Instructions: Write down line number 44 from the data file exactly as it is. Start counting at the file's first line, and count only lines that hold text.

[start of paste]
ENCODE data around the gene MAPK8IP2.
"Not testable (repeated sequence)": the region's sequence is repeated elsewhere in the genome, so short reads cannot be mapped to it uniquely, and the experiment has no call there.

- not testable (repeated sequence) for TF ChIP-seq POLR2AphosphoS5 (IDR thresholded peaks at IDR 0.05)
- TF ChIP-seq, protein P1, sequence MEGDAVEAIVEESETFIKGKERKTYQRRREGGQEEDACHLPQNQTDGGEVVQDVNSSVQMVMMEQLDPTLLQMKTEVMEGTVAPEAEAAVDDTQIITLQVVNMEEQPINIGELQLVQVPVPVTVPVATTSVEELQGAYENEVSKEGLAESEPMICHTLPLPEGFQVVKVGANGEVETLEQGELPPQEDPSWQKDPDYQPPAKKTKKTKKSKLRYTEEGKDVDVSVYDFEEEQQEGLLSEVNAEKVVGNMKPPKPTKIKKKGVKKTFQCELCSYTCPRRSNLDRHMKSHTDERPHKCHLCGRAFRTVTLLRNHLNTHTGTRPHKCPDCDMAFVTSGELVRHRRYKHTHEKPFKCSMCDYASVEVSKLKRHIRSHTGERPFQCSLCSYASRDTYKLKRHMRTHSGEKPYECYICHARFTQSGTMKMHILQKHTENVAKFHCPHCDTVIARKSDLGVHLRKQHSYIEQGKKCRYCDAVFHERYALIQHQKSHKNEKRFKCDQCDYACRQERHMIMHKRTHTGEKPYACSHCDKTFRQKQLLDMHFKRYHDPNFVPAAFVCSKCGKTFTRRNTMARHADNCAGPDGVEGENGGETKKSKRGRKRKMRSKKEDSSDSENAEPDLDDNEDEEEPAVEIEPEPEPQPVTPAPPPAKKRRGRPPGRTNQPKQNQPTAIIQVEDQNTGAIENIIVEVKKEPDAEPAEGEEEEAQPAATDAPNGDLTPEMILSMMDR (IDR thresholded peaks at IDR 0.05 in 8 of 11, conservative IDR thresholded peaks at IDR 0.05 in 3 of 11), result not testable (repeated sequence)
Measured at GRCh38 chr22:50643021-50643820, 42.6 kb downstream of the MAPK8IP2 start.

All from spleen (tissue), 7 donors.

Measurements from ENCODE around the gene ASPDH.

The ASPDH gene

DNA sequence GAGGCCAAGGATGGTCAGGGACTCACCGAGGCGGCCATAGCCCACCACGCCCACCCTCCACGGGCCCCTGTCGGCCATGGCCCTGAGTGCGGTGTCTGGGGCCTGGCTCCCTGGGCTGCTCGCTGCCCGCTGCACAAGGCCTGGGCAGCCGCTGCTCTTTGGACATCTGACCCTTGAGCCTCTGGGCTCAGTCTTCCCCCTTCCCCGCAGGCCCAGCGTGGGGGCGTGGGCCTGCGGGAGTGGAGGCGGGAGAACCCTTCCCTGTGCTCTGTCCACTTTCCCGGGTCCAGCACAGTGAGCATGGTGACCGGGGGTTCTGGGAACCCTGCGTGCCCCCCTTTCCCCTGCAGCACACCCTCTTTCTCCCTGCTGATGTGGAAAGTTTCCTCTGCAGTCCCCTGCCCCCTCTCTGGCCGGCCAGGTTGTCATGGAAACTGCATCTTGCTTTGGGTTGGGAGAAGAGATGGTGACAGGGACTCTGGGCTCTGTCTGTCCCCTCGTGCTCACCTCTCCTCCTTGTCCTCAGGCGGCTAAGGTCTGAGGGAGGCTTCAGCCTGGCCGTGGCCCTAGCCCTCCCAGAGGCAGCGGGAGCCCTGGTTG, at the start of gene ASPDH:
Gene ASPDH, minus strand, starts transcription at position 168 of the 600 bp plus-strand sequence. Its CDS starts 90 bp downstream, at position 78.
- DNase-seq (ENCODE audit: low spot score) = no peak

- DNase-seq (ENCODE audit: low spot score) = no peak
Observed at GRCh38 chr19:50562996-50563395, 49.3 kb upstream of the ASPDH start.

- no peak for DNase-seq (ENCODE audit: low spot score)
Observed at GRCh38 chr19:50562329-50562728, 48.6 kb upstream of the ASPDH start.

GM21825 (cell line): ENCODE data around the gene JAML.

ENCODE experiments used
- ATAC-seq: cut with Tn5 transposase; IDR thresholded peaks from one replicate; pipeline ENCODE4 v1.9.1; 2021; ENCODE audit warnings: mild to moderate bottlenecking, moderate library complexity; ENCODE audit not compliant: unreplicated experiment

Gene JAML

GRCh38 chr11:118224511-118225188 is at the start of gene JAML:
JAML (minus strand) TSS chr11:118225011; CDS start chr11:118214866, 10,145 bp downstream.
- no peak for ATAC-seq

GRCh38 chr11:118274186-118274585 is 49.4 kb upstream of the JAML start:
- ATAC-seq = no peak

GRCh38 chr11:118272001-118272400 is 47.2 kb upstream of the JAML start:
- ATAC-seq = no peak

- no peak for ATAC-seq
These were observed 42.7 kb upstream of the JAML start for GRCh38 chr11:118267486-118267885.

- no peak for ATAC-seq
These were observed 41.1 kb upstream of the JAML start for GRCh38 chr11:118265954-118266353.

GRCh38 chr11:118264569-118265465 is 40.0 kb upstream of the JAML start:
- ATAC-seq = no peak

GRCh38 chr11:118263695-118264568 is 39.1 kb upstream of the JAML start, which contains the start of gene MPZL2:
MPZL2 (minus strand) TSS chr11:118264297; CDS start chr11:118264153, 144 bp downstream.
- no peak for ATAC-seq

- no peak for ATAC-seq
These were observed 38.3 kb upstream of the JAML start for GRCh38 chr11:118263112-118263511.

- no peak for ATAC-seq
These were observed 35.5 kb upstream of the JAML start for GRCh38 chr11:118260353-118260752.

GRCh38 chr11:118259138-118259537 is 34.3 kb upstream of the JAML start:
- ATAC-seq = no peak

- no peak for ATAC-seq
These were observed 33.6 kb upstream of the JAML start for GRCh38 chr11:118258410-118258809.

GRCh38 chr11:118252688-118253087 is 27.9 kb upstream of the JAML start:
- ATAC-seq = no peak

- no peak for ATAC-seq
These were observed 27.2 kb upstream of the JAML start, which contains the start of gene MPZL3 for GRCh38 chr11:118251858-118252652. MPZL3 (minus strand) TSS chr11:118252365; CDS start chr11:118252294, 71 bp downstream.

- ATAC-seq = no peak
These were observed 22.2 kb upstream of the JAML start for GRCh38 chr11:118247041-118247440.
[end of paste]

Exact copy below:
GRCh38 chr11:118252688-118253087 is 27.9 kb upstream of the JAML start: